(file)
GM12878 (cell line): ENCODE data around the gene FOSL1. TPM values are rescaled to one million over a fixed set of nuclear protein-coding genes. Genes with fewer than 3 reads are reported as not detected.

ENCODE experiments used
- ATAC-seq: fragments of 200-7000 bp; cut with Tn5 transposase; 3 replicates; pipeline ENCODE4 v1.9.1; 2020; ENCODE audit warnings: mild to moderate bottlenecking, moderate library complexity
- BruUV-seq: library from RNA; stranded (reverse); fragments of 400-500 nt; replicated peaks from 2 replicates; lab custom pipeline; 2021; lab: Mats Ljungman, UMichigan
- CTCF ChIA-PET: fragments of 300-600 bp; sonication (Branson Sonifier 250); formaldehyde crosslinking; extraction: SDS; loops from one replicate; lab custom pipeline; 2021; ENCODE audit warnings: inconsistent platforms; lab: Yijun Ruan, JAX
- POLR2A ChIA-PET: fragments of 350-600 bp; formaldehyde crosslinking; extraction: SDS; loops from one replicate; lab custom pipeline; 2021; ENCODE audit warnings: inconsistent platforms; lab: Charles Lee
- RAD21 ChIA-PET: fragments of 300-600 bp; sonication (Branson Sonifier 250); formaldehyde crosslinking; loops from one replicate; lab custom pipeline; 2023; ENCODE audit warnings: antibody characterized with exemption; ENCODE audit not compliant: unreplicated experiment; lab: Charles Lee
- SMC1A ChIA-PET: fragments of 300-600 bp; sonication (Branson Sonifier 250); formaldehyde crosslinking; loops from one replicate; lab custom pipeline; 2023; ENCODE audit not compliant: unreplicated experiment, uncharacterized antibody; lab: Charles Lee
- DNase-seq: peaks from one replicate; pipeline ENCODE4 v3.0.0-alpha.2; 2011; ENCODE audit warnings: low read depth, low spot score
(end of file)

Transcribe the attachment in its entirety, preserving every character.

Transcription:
GM12878 (cell line): ENCODE data around the gene FOSL1. TPM values are rescaled to one million over a fixed set of nuclear protein-coding genes. Genes with fewer than 3 reads are reported as not detected.

ENCODE experiments used
- ATAC-seq: fragments of 200-7000 bp; cut with Tn5 transposase; 3 replicates; pipeline ENCODE4 v1.9.1; 2020; ENCODE audit warnings: mild to moderate bottlenecking, moderate library complexity
- BruUV-seq: library from RNA; stranded (reverse); fragments of 400-500 nt; replicated peaks from 2 replicates; lab custom pipeline; 2021; lab: Mats Ljungman, UMichigan
- CTCF ChIA-PET: fragments of 300-600 bp; sonication (Branson Sonifier 250); formaldehyde crosslinking; extraction: SDS; loops from one replicate; lab custom pipeline; 2021; ENCODE audit warnings: inconsistent platforms; lab: Yijun Ruan, JAX
- POLR2A ChIA-PET: fragments of 350-600 bp; formaldehyde crosslinking; extraction: SDS; loops from one replicate; lab custom pipeline; 2021; ENCODE audit warnings: inconsistent platforms; lab: Charles Lee
- RAD21 ChIA-PET: fragments of 300-600 bp; sonication (Branson Sonifier 250); formaldehyde crosslinking; loops from one replicate; lab custom pipeline; 2023; ENCODE audit warnings: antibody characterized with exemption; ENCODE audit not compliant: unreplicated experiment; lab: Charles Lee
- SMC1A ChIA-PET: fragments of 300-600 bp; sonication (Branson Sonifier 250); formaldehyde crosslinking; loops from one replicate; lab custom pipeline; 2023; ENCODE audit not compliant: unreplicated experiment, uncharacterized antibody; lab: Charles Lee
- DNase-seq: peaks from one replicate; pipeline ENCODE4 v3.0.0-alpha.2; 2011; ENCODE audit warnings: low read depth, low spot score